Esther Williams and the Canceled Olympics

What do you do when you’re an athlete and the Olympics are canceled? Become one of Hollywood’s top stars.

At least, that’s what Esther Williams did.

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17-year-old Esther Williams (third from left) with the Los Angeles Athletic Swim Club team in 1939.

In 1939, 17-year-old Esther Williams was the United States women’s 100 meter freestyle national champion at the Amateur Athletic Union (AAU) Championship. She represented the Los Angeles Athletic Club with the winning time of 1:09, which was better than all but one of the swimmers for the next six years, according to the International Swimming Hall of Fame.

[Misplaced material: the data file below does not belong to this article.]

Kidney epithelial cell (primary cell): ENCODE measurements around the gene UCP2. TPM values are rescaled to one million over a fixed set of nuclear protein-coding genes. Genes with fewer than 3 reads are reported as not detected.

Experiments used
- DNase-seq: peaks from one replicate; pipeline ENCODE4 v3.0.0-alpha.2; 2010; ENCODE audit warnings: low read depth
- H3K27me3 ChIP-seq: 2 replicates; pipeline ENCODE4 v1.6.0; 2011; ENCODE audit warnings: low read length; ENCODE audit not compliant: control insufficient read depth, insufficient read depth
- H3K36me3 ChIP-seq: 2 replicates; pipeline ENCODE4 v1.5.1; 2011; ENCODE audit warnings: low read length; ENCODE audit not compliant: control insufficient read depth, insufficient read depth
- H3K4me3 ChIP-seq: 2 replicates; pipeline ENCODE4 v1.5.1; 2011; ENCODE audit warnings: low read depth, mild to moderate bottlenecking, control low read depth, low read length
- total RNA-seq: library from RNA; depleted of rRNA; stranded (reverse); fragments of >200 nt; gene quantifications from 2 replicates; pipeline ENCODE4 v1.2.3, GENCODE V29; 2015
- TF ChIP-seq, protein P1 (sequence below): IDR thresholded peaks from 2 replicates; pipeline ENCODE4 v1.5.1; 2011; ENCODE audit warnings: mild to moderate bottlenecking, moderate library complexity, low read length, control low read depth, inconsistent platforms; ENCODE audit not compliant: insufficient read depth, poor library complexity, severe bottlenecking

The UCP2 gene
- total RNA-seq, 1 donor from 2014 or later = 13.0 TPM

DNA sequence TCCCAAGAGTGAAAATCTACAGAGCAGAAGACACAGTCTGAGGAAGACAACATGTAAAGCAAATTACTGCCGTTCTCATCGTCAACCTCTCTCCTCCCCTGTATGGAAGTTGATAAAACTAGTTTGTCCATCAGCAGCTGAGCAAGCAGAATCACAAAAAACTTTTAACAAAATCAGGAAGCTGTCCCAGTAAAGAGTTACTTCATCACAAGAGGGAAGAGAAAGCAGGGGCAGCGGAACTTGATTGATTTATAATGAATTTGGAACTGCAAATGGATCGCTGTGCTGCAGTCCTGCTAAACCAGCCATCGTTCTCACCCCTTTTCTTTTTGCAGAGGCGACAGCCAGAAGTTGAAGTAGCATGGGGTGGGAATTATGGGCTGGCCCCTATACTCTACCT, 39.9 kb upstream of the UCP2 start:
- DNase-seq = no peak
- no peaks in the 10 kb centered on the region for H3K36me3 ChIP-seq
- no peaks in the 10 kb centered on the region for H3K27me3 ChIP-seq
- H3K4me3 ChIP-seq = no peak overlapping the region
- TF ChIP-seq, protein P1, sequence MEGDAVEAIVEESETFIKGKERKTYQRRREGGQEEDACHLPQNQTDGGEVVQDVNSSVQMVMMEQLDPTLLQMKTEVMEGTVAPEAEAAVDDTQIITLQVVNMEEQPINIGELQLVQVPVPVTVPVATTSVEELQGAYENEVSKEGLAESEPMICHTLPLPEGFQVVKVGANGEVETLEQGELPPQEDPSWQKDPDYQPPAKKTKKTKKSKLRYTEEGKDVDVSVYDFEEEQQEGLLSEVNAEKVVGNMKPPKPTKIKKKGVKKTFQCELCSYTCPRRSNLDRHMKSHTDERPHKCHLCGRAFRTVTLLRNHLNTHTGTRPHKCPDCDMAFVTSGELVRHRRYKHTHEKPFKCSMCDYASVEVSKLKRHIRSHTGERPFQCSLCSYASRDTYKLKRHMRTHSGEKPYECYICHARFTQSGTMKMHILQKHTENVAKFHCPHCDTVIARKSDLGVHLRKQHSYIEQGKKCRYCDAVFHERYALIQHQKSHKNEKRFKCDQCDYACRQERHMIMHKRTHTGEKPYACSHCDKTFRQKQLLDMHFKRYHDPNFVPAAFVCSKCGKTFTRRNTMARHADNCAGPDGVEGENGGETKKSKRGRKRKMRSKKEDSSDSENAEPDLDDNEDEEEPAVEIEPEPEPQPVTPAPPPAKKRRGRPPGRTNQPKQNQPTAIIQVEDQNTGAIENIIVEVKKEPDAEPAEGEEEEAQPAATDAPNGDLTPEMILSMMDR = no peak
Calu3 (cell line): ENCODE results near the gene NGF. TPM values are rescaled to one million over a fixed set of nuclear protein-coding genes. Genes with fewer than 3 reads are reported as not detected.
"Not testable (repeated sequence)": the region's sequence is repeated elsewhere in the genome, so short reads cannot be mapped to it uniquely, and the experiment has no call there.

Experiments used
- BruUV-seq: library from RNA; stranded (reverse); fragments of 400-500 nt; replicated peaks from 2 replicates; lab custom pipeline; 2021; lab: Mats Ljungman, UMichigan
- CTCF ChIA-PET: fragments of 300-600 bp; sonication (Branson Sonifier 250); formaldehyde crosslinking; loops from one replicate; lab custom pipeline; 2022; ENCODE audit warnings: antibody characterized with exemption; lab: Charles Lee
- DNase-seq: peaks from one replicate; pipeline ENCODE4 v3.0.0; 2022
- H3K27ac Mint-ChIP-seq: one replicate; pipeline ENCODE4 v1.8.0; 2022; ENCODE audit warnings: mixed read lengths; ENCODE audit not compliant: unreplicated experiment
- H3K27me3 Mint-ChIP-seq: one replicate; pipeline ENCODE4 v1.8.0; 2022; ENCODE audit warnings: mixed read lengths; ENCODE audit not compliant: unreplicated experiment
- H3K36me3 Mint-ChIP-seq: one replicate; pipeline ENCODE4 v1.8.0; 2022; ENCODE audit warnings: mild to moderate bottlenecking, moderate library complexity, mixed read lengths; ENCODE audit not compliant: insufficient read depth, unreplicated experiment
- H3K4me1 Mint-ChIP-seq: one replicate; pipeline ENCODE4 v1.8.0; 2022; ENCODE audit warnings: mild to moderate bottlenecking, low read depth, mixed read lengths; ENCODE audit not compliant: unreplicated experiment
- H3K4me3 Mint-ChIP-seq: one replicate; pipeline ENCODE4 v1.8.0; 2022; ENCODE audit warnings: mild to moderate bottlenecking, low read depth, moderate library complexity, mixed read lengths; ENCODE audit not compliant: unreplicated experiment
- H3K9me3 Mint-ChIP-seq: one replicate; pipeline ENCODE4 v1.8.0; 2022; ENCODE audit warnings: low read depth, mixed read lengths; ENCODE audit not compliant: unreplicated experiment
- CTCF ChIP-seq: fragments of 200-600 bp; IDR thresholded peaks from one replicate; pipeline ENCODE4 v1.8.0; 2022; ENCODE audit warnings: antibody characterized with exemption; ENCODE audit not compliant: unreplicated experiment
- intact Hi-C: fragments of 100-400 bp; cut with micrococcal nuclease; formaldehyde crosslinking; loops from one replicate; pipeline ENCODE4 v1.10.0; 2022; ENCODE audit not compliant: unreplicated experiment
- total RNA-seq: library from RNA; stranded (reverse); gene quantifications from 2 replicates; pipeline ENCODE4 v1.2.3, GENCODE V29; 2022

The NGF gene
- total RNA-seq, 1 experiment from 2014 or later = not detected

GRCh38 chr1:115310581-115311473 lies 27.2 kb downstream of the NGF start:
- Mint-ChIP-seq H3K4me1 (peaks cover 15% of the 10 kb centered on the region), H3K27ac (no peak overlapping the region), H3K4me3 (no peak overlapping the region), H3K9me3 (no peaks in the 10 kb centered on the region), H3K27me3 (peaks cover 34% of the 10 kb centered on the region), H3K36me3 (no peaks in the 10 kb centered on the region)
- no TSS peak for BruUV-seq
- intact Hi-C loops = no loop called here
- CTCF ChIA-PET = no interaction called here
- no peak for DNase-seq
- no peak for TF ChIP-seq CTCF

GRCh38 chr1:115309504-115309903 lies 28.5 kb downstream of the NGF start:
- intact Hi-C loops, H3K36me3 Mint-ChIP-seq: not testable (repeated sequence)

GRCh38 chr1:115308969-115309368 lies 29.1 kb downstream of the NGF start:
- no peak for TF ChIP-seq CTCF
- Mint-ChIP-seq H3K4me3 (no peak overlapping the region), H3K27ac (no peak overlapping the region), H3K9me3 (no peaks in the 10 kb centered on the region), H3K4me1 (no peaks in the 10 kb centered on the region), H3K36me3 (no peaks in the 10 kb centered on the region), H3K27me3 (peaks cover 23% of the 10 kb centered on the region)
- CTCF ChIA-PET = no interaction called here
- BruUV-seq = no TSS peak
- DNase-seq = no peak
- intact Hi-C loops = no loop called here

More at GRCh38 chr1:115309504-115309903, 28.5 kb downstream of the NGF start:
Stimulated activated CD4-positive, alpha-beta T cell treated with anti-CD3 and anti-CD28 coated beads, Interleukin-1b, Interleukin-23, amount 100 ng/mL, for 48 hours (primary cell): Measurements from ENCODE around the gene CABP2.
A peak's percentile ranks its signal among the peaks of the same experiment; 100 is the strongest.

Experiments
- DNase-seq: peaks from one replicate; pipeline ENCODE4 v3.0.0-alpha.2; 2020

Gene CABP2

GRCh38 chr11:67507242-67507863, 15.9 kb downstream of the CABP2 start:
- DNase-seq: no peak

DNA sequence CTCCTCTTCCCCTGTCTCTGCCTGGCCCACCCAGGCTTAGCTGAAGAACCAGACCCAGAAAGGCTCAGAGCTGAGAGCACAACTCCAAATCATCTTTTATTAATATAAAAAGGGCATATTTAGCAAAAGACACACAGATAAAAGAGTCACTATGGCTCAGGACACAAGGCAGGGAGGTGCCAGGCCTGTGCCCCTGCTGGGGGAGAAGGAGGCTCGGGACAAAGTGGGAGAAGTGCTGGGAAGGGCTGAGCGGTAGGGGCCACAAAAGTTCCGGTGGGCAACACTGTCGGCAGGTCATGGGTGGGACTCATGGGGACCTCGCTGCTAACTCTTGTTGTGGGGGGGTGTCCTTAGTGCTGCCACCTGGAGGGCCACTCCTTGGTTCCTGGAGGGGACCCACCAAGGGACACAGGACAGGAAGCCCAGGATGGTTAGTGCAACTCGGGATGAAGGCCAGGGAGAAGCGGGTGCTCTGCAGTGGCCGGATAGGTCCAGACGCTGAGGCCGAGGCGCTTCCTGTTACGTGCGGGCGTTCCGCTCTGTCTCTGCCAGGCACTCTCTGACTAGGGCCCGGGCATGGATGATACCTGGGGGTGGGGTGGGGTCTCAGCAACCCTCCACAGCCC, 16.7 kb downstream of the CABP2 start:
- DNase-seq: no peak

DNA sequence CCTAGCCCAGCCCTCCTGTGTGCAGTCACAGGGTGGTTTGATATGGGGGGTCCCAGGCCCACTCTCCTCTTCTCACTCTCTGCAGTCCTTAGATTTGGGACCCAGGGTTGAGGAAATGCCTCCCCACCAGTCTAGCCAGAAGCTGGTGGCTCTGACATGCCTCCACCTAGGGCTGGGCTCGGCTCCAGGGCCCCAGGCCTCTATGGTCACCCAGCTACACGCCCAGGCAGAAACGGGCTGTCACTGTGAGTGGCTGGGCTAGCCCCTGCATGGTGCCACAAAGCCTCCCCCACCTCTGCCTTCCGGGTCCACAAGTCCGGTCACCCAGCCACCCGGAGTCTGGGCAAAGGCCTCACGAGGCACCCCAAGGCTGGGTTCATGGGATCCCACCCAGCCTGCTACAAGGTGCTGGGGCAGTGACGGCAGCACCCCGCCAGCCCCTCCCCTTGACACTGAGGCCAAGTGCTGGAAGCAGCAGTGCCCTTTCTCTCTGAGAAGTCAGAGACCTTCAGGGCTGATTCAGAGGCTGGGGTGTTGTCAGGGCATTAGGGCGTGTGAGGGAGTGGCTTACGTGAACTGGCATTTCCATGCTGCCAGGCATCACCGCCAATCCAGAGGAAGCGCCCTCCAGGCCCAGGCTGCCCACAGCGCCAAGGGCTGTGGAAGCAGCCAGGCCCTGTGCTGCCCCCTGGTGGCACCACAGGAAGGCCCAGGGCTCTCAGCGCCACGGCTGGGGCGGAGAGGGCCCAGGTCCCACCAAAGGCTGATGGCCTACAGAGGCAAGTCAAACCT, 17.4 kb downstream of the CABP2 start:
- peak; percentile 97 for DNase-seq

The AAU formerly worked closely with the United States Olympic Committee.

Williams was assured a spot on the United States team for the 1940 Summer Olympics which were going to be held in Tokyo, Japan. But the games were canceled due to the outbreak of World War II.

She felt her career as a swimmer was over when the Olympics were canceled and she didn’t receive a swimming scholarship to the University of Southern California, she wrote in her autobiography “The Million Dollar Mermaid.”

She said stardom was her consolation prize.

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